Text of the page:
A Tale of 2 or 3 Progressivisms
This month we’re featuring a new online exhibit at TAH.org: The Presidential Election of 1912. It is curated by Professor Jason Jividen (who also edited our Core Document Collection, Populists and Progressives.) Jividen is Associate Professor of Politics at Saint Vincent College and a faculty member for TAH and the Master of Arts in American History and Government program.
Woodrow Wilson’s sweeping Electoral College victory in 1912 might be seen as the result of a split in the Republican Party triggered by a bitter personal rivalry between former President Theodore Roosevelt and his former vice president, incumbent president William Howard Taft. Professor Jividen, however, sees the election as a contest between competing versions of the progressive impulse that dominated the era. Ultimately, Jividen argues, the election of 1912 ushered in a new understanding of the relationship between American citizens and their government.
Why did you want to put together an exhibit on the election of 1912?
When I teach the Progressive Era course in the MAHG, I spend only one class session on the 1912 election, and the teachers always bring to it more questions and insights than we have time to explore. Teachers know that this election was the first and only time in our history when a third-party candidate significantly affected the electoral outcome. Some of us remember Ross Perot in 1992, who won almost 19% of the popular vote, but Teddy Roosevelt in 1912 won over 27%. The sheer force of his personality, his popularity, and the needs of this particular moment in history made him a formidable contender.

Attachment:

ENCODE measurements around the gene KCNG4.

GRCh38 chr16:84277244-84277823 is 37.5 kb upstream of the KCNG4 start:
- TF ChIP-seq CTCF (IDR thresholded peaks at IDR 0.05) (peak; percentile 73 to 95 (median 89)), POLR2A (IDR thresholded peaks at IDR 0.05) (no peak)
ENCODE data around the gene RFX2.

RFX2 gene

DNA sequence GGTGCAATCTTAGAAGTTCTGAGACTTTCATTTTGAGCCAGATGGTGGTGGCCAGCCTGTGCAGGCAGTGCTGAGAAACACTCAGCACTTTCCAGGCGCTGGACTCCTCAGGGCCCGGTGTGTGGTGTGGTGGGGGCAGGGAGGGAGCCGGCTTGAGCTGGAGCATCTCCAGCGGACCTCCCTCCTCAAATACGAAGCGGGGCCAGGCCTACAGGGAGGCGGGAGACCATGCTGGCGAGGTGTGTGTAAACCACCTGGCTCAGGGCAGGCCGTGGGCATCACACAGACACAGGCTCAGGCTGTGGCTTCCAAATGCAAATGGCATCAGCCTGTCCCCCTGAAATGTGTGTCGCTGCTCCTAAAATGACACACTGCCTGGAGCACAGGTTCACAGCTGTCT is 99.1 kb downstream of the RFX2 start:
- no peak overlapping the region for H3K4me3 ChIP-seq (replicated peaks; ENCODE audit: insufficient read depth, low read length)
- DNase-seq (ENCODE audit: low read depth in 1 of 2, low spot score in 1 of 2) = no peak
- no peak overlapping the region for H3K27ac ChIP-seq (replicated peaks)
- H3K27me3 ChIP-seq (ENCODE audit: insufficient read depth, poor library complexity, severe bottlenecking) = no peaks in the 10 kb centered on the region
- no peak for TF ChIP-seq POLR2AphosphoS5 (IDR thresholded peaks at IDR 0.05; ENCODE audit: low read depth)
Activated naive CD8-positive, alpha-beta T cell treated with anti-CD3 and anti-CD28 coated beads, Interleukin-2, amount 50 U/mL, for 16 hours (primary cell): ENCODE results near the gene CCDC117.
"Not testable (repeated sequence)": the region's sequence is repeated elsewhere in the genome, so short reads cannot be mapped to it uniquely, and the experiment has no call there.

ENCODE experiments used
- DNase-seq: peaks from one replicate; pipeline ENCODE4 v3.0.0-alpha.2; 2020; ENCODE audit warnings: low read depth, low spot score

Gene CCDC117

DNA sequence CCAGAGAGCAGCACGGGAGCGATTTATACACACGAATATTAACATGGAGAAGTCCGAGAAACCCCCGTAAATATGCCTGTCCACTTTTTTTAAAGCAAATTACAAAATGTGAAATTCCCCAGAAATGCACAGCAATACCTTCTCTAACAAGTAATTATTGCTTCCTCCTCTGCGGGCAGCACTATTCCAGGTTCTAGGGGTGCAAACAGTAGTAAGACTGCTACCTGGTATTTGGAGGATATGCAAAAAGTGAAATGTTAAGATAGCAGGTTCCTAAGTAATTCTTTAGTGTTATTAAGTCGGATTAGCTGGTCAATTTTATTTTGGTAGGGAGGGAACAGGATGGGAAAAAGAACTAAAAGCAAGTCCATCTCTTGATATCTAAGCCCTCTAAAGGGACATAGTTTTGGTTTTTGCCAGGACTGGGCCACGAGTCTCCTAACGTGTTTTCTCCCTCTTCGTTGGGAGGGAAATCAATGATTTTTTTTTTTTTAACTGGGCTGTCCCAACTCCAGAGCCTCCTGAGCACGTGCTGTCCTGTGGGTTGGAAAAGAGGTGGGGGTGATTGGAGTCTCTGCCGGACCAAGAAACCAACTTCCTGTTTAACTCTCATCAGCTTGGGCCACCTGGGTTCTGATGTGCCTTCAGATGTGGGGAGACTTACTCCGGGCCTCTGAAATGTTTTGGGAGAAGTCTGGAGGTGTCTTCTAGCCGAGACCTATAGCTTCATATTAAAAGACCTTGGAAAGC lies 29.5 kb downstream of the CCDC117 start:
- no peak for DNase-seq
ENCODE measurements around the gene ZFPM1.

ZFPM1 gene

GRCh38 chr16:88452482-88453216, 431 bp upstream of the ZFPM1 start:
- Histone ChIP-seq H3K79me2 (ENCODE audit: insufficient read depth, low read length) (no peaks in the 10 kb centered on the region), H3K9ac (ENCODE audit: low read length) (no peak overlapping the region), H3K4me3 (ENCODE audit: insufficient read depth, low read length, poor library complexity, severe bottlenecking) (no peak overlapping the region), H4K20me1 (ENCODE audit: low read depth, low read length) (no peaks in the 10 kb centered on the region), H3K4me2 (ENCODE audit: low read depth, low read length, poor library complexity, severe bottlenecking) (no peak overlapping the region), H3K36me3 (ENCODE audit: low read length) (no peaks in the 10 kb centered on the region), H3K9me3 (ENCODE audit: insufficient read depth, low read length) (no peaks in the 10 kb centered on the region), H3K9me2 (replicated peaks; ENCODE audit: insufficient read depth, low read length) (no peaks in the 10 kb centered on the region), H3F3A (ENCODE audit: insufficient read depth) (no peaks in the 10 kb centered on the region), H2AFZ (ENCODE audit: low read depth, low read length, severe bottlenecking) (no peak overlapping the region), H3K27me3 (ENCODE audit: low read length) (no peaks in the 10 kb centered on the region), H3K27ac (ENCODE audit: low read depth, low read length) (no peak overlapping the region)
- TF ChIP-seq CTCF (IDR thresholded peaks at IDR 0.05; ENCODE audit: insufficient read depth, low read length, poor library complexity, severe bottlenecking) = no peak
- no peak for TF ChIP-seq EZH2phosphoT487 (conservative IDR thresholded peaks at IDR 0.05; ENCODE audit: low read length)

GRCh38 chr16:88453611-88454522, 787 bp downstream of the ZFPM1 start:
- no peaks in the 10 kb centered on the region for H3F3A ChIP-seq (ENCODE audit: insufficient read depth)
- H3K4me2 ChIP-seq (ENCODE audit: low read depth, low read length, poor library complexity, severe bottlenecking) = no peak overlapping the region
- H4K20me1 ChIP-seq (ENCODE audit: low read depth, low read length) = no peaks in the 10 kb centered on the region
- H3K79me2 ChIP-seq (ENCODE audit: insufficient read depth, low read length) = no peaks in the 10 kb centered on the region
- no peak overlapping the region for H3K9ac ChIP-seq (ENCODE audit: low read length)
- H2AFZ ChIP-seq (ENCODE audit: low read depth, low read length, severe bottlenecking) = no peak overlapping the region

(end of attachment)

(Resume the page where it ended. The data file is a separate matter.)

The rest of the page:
What most interests me are the political arguments made in the campaign speeches and editorials of the time. The Progressive movement cut across parties; all the major parties in 1912 claimed to be progressive. In their writings, the candidates combine powerful rhetoric with political theory. It was one of those rare times—the Civil War is another—when you really do see very serious philosophical ideas being debated in the public square.
If all the major candidates claimed to be progressive, how did they distinguish their positions?
With regard to policy goals, such as the regulation of monopolies, workers’ protection, restrictions on women’s and child labor, you see quite a bit of agreement across the platforms. But candidates differ on how to achieve these ends.
A rift between the conservative and progressive elements of the Republican Party had emerged by 1910, when Roosevelt gave his “New Nationalism” address in Osawatomie, Kansas. He tried to state a position the whole party could agree on, but he failed. The disagreement widened over the tariff. The more conservative wing of the party was protectionist at this time, and although Taft promised a significant tariff reduction, he couldn’t push it through Congress. But the disagreement between Taft and Roosevelt goes much deeper.
Both Roosevelt and Taft wanted things like child labor laws, a reduction in the workday, and enforceable safety standards in the workplace. But Taft disapproved of the means Roosevelt would employ. Roosevelt calls for more direct democracy: initiative, referendum, recall of elected officials and even of controversial judicial decisions. Taft wants to slow down and pursue reforms through the established constitutional means, but Roosevelt and the Progressive Party cry, “full speed ahead! If the Constitution gets in the way, we’ll find ways to deal with that.”